The University of Wolverhampton continues to develop state of the art facilities to greatly enhance your learning experience. The Performance Hub, opened in 2011, has a diverse range of fully equipped music teaching, performance and practice rooms (accommodating single person to large band / ensemble), two high-end professional recording studios, and two bespoke technology suites boasting sixty Apple iMacs running industry standard software including Pro Tools, Logic Pro, Max, Pure Data and SuperCollider.

Our two recording studios offer the perfect blend of digital and analogue technologies giving students the opportunity to combine classic analogue recording technique with the flexibility and reliability digital technology provides. As well as a dedicated live room each for recording, for increased flexibility and choice of room acoustic, any of the music rehearsal rooms surrounding each studio can also be patched into the studio's control room.

The member of academic staff who leads this course is Anne-Marie Beaumont

The BMus (Hons) Music will provide a breadth of practical skills and facilitate your involvement in a wide range of musical styles and contexts from popular to classical to community-based ensembles. This may lead you into performance work as an instrumentalist or singer, or perhaps as leader of groups in professional, community or educational settings. You may develop your creative skills towards work as a workshop facilitator aimed at encouraging others to explore music, or prefer to work behind the scenes in music publishing and journalism or agencies, marketing and logistics. You will gain particular experience of leading community music workshops throughout this degree. The opportunities and activities that you will undertake during your studies will enable you to explore new and existing areas of interest and find avenues to pursue and apply these in your future career in Music.

Location Mode Fee Year
Home/EU Full-time £9250 per year 2020-21
Home/EU Part-time £3050 per year# 2020-21
Home Full-time £9250 per year 2021-22
Home Part-time £3100 per year# 2021-22
International Full-time £12250 per year 2020-21
International Full-time £12950 per year 2021-22
International Part-time £6125 per year# 2020-21
International Part-time £6475 per year# 2021-22

The University is committed to a transparent fee structure, with no hidden costs, to help you make an informed decision. This includes information on what is included in the fee and how fees are calculated and reviewed

# Undergraduate part-time fees for 50% rate of study

Applicants are required to hold 120 credits at Level 4 and Level 5 (for Year 3 entry) from either a HND or a Foundation Degree in a Music related subject

Other Requirements

Those meeting the entry requirements may be shortlisted to attend an Audition. Further details can be found at https://www.wlv.ac.uk/apply/how-to-apply/4---after-youve-applied/subject-specific-applications/.

Students must have studied a minimum of two years post GCSE level. However, it is expected that some applicants will be mature students with work experience, who wish to further their career development. These applicants will be processed through standard procedures, which may involve an interview as part of the process. Please see http://wlv.ac.uk/mature for further information.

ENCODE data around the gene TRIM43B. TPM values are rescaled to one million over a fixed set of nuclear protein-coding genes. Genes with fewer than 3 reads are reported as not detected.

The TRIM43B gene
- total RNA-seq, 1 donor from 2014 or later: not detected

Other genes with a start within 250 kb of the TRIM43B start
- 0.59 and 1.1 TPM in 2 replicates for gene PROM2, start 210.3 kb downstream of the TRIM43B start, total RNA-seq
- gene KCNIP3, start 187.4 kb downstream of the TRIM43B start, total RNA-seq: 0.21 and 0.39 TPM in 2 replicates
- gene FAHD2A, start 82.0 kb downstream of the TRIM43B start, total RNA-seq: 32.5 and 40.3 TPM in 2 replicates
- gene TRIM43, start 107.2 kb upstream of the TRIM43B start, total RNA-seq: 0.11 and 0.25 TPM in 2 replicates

Tuition Fees Loan (Home Fee Status):

Most students will be able to apply for a loans to pay for these subject to eligibility. To find out more information please refer to the government Student Finance website.

Changes for EU students:

The UK government has confirmed that EU students starting courses from 1 August 2021 will normally be classified as having Overseas Fee status. More information about the change is available at UKCISA:

EU citizens living in the UK with 'settled' status, and Irish nationals living in the UK or Ireland, will still be classified as Home students, providing they meet the usual residency requirements, for more information about EU Settlement Scheme (EUSS) click here.


Self-funding:

If you don’t want to take out a loan to pay your fees or if you aren’t eligible to receive a loan, you might want to take advantage of the University’s scheme to pay by instalments: See How to pay.

For more information please contact the Gateway.


Your employer, embassy or organisation can pay for your Tuition fees:

If your employer, embassy or organisation agrees to pay all or part of your tuition fees; the University will refer to them as your sponsor and will invoice them for the appropriate amount.

We must receive notification of sponsorship in writing as soon as possible, and before enrolment, confirming that the sponsor will pay your tuition fees.


Financial Hardship:

Students can apply to the Dennis Turner Opportunity Fund.

for help with course related costs however this cannot be used for fees or to cover general living costs.


Bursaries and Scholarships:

In addition the University also offers a range of Bursaries and Scholarships packages

You can find more information on the University’s Funding, cost, fee and support pages.

Telephone

01902 32 22 22

Email

enquiries@wlv.ac.uk

Online